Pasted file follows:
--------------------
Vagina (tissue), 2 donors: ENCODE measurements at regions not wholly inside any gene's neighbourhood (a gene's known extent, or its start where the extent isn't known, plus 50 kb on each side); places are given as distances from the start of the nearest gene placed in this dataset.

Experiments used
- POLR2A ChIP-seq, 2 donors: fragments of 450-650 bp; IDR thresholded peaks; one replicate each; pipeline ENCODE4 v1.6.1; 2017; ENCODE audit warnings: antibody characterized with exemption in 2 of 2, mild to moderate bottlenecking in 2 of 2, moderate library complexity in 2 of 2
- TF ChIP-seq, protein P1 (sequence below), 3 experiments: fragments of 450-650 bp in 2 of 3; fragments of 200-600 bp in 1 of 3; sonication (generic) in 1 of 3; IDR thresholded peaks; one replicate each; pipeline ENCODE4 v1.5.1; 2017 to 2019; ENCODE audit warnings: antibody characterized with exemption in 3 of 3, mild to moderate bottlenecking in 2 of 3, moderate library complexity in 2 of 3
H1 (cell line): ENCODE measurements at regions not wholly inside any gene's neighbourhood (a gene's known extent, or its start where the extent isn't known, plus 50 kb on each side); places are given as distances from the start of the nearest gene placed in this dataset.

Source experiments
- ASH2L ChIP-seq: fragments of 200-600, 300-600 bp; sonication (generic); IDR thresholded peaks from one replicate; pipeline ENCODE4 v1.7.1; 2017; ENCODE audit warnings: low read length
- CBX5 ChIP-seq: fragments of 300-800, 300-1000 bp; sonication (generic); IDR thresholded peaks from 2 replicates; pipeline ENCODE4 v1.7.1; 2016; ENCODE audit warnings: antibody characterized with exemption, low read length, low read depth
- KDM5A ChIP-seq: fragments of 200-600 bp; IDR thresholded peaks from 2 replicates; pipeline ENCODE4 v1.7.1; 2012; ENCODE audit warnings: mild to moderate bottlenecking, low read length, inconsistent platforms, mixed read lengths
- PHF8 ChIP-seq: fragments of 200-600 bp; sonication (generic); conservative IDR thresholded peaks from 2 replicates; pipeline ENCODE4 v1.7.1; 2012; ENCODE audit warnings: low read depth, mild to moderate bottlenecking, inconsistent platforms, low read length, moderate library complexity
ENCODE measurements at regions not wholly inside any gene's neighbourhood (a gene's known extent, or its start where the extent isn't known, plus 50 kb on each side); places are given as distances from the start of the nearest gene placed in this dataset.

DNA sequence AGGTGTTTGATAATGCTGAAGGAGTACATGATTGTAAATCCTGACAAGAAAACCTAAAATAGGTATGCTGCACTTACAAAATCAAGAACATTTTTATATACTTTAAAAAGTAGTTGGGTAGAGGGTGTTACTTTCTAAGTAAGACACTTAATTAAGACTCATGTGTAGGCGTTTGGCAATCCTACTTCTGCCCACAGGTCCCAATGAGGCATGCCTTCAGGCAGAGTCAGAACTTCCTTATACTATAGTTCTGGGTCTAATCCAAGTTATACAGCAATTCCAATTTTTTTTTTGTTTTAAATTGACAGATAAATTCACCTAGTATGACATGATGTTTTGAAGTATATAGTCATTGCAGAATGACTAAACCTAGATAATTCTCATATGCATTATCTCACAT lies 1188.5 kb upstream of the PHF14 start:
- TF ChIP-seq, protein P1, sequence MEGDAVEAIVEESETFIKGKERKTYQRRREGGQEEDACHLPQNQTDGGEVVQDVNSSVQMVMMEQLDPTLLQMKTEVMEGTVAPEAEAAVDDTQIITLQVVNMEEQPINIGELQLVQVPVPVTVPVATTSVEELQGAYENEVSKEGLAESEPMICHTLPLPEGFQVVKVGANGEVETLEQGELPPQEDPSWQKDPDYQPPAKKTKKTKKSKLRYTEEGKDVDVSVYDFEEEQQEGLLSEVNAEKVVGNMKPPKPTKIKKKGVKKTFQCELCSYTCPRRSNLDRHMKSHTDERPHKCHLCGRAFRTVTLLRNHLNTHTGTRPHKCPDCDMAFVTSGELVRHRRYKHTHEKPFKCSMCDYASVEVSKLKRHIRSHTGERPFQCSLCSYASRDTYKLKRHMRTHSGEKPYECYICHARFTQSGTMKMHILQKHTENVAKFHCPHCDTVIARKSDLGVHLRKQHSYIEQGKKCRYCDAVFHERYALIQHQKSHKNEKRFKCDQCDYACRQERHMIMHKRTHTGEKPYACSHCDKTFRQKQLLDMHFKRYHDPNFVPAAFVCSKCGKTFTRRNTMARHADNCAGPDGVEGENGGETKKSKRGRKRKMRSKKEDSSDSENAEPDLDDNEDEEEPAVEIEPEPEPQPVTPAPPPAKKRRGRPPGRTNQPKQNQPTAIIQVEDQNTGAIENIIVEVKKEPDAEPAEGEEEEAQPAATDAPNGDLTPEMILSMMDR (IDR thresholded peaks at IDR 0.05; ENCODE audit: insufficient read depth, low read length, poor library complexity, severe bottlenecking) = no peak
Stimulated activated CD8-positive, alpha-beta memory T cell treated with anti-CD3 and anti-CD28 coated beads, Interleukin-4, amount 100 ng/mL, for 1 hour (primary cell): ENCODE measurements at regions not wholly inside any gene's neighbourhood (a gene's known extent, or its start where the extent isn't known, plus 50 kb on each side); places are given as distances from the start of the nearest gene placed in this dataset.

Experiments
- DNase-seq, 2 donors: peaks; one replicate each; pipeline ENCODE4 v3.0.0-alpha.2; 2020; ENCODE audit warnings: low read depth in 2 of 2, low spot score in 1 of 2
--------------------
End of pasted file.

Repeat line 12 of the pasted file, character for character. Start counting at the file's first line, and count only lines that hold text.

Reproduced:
DNA sequence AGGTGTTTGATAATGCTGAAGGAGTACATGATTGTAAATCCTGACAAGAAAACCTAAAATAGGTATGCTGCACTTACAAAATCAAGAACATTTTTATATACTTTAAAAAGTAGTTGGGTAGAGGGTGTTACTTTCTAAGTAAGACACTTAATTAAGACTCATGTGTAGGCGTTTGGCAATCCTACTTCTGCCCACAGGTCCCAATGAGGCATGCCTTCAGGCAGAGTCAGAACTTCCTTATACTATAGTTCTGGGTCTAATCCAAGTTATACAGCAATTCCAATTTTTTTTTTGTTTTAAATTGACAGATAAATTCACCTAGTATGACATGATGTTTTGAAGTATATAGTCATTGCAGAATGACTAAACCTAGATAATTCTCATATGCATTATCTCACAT lies 1188.5 kb upstream of the PHF14 start: